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    S-R compatibility and response selection

    Eimer, Martin and Hommel, B. and Prinz, W. (1995) S-R compatibility and response selection. Acta Psychologica 90 (1-3), pp. 301-313. ISSN 0001-6918.

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    Abstract

    In serial stage models, perception and action are usually thought to be linked to each other by an S-R translation mechanism. However, phenomena of S-R compatibility suggest a more direct relationship between perceptual and action domains. We discuss behavioral and psychophysiological evidence that irrelevant stimulus information automatically activates response codes, but then decays over time. In a series of reaction time studies and electrophysiological experiments, we investigated both temporal and functional properties of the assumed automatic response activation process. We found that the amount of interference due to irrelevant spatial information depends upon how long its availability precedes that of the information relevant for response selection. This indicates that response activation decays rather quickly. If response-relevant and irrelevant spatial information are simultaneously available, electrophysiological measurements show that automatic activation of the spatially corresponding response rises soon after stimulus onset, but then dissipates and gets replaced by the activation of the response indicated by the relevant stimulus attribute. We conclude that these findings do not support a pure translation account, but rather suggest the presence of two parallel and (at least partially) independent routes from perception to action: A direct route, allowing for automatic activation of response codes if stimulus and response features overlap, and an indirect route linking S and R codes in an arbitrary manner. Via the direct route responses may be primed independent of task-specific contingencies, while the correct response is selected via the indirect route. This use suggests that (a) the transmission of stimulus information to response stages does not (fully) depend on task relevance and that (b) different stimulus features can be transmitted asynchronously and independently from one another.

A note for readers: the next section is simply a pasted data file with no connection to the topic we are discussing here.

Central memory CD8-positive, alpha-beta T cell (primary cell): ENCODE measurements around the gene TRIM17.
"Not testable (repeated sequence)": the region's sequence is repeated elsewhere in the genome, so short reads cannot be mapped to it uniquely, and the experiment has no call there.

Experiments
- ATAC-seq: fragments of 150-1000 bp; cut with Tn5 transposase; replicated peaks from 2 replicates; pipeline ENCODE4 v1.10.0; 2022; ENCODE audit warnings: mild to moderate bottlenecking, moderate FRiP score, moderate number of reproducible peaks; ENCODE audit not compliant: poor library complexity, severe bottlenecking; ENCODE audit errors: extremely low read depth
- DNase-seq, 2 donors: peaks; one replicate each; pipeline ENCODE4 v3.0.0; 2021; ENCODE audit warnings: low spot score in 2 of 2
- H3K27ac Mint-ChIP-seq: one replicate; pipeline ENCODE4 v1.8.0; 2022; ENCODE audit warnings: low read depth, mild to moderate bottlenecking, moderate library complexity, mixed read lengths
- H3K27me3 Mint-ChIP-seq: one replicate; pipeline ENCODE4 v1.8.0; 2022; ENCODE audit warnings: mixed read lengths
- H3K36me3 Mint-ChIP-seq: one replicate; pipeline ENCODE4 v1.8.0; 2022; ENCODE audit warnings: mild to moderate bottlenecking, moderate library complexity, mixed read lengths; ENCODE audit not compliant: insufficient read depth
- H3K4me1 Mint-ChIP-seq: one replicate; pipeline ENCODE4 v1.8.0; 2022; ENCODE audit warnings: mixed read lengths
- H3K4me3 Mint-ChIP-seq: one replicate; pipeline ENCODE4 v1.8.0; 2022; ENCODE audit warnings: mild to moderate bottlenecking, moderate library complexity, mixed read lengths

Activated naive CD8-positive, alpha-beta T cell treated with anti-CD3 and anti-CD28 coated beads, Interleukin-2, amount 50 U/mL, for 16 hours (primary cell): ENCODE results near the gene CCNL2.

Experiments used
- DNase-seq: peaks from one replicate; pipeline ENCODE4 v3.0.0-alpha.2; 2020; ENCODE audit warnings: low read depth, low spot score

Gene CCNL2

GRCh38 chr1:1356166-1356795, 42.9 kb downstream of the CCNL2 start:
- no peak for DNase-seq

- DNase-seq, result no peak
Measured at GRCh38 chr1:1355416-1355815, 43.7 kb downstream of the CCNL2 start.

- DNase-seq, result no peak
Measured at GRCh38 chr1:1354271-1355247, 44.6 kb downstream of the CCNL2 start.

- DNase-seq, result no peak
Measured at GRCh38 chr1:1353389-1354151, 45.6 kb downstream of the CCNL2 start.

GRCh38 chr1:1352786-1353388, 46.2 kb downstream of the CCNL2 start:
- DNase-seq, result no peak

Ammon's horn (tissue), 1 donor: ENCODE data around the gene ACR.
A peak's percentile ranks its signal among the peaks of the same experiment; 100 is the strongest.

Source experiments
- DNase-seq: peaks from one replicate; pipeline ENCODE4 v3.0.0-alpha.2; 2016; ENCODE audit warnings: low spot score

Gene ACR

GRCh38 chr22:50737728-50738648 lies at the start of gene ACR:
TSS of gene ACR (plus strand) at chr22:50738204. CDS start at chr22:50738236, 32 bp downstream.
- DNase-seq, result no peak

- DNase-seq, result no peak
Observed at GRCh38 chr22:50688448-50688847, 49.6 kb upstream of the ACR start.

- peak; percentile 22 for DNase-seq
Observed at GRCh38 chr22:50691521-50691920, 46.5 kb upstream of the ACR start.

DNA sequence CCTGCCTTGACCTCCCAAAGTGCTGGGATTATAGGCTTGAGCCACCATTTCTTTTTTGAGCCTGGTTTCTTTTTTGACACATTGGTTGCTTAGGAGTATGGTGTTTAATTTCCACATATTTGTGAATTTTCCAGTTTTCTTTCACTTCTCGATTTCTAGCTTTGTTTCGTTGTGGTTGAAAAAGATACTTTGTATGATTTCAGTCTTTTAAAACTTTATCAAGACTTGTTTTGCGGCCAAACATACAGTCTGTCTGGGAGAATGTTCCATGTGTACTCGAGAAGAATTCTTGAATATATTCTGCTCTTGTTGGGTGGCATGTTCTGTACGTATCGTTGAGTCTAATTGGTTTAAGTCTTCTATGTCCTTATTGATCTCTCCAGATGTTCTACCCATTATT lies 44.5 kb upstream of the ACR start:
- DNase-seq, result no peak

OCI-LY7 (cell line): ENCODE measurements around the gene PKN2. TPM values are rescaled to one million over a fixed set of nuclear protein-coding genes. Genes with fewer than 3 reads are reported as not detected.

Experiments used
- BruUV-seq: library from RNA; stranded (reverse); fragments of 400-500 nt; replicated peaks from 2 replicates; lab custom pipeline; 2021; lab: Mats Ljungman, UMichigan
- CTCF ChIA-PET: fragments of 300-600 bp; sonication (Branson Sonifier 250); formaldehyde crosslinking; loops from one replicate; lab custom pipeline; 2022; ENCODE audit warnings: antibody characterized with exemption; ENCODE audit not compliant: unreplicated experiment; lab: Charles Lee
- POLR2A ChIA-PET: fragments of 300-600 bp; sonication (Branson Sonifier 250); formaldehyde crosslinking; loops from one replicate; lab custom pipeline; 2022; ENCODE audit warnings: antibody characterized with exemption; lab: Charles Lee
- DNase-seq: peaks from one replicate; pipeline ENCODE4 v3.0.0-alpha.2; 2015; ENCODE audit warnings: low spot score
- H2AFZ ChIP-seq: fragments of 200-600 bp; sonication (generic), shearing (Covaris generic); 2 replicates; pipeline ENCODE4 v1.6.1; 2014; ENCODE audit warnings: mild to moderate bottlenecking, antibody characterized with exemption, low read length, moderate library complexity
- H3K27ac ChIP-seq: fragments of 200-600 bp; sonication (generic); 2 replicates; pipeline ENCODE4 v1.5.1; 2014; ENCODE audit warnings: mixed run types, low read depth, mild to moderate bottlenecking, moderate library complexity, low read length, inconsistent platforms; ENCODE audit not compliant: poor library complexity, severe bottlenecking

Metadata

    Item Type: Article
    School: School of Science > Psychological Sciences
    Depositing User: Sarah Hall
    Date Deposited: 23 Dec 2019 13:15
    Last Modified: 23 Dec 2019 13:15
    URI: https://eprints.bbk.ac.uk/id/eprint/30398

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